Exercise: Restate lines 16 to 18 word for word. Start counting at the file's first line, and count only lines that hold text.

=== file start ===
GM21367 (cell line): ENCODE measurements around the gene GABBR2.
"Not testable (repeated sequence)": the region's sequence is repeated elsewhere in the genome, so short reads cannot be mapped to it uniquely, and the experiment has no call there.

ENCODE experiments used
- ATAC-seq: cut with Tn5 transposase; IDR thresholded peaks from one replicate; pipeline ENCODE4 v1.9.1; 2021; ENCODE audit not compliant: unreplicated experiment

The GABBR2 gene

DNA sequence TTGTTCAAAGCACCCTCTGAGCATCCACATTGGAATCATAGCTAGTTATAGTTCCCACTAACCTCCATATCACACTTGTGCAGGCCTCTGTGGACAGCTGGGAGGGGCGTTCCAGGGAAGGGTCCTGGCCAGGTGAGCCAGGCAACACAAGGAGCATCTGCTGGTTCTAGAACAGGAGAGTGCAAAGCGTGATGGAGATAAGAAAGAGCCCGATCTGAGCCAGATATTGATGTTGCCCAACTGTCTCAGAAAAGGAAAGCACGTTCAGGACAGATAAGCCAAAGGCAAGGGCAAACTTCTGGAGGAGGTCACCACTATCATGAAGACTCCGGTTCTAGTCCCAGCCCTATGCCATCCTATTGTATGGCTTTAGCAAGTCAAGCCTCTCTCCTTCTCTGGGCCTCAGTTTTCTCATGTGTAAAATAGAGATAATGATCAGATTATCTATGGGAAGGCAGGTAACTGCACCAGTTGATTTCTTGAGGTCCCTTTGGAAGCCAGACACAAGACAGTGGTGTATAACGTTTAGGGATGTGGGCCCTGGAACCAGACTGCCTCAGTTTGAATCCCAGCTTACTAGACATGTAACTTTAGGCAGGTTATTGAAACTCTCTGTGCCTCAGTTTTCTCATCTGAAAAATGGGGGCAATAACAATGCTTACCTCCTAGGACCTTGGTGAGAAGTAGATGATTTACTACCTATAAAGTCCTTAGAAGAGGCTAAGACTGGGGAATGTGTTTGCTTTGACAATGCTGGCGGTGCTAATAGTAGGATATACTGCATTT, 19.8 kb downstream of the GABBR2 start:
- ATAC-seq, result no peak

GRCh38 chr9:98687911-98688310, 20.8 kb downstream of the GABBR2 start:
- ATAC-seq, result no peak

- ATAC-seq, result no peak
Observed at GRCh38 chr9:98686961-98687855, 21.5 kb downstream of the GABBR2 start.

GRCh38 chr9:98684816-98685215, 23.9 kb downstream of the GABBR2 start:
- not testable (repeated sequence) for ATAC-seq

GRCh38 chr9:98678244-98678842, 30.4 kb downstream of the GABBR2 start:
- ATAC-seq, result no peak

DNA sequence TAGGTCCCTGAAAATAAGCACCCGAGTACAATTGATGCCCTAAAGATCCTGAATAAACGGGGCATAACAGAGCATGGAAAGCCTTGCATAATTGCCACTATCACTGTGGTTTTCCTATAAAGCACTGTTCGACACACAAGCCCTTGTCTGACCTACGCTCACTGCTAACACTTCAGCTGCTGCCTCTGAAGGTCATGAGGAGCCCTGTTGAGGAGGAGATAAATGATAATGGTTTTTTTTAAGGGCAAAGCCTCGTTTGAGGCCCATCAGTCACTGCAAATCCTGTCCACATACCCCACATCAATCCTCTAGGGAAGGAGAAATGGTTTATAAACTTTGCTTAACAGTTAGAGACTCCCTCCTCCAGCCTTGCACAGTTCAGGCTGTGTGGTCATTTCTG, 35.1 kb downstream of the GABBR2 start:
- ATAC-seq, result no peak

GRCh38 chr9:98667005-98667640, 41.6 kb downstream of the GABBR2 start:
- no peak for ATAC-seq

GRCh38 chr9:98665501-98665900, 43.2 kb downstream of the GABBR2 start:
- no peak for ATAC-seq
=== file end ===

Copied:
DNA sequence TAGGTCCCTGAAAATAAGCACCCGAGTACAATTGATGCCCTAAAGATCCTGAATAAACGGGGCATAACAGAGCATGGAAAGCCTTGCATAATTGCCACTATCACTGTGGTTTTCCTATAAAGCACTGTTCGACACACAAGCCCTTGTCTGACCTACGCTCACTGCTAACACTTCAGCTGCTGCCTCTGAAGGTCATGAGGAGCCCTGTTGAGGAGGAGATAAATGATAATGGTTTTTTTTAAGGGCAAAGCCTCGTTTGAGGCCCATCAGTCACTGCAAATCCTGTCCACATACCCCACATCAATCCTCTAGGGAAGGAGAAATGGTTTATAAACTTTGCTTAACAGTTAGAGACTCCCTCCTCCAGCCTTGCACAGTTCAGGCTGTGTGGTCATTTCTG, 35.1 kb downstream of the GABBR2 start:
- ATAC-seq, result no peak

GRCh38 chr9:98667005-98667640, 41.6 kb downstream of the GABBR2 start: